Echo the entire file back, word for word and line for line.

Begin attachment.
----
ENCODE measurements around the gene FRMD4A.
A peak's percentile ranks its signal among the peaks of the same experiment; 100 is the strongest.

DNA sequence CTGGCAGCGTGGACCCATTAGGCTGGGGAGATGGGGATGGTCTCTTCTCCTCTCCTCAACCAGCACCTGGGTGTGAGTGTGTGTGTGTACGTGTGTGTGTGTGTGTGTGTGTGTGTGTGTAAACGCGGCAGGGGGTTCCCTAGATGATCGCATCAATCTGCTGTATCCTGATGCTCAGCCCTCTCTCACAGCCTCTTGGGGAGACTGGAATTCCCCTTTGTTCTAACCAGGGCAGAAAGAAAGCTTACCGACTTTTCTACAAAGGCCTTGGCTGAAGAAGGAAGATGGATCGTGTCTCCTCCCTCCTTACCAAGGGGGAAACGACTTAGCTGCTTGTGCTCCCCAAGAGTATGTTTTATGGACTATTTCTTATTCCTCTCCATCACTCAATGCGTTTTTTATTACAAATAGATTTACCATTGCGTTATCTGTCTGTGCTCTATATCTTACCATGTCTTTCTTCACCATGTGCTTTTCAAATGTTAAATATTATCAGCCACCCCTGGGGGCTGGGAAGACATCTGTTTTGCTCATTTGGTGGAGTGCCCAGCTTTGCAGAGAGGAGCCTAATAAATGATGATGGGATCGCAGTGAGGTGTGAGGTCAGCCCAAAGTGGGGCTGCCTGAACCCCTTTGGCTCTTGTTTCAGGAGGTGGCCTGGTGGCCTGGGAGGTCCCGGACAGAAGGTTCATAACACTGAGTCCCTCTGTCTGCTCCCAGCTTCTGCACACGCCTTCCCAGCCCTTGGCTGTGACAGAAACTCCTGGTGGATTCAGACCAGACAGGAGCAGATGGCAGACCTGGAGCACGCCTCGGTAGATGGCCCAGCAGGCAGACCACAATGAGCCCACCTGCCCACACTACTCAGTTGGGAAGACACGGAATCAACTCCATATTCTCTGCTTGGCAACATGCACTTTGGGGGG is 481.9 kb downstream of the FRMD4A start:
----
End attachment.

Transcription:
ENCODE measurements around the gene FRMD4A.
A peak's percentile ranks its signal among the peaks of the same experiment; 100 is the strongest.

DNA sequence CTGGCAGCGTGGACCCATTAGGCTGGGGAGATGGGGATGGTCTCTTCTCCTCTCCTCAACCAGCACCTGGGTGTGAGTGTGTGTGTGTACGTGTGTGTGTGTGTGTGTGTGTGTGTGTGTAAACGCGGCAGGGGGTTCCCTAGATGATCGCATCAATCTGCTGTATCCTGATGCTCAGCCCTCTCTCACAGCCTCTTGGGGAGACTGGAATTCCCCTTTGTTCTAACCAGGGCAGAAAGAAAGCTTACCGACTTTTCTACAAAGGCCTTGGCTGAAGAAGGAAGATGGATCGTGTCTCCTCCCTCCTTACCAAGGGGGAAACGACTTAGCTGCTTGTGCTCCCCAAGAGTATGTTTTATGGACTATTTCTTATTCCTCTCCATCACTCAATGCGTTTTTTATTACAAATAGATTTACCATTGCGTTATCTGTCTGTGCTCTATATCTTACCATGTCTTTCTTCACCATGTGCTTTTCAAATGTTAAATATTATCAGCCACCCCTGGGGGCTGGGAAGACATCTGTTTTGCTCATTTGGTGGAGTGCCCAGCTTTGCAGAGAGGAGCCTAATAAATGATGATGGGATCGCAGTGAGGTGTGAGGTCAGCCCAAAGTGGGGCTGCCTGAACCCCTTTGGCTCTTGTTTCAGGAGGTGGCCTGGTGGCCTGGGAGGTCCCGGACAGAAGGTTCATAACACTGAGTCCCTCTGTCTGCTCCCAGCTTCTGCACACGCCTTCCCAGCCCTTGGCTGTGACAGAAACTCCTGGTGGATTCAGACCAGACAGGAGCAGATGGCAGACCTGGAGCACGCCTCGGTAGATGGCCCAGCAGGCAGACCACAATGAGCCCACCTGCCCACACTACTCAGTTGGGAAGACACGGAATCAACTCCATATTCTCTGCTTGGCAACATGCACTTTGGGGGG is 481.9 kb downstream of the FRMD4A start: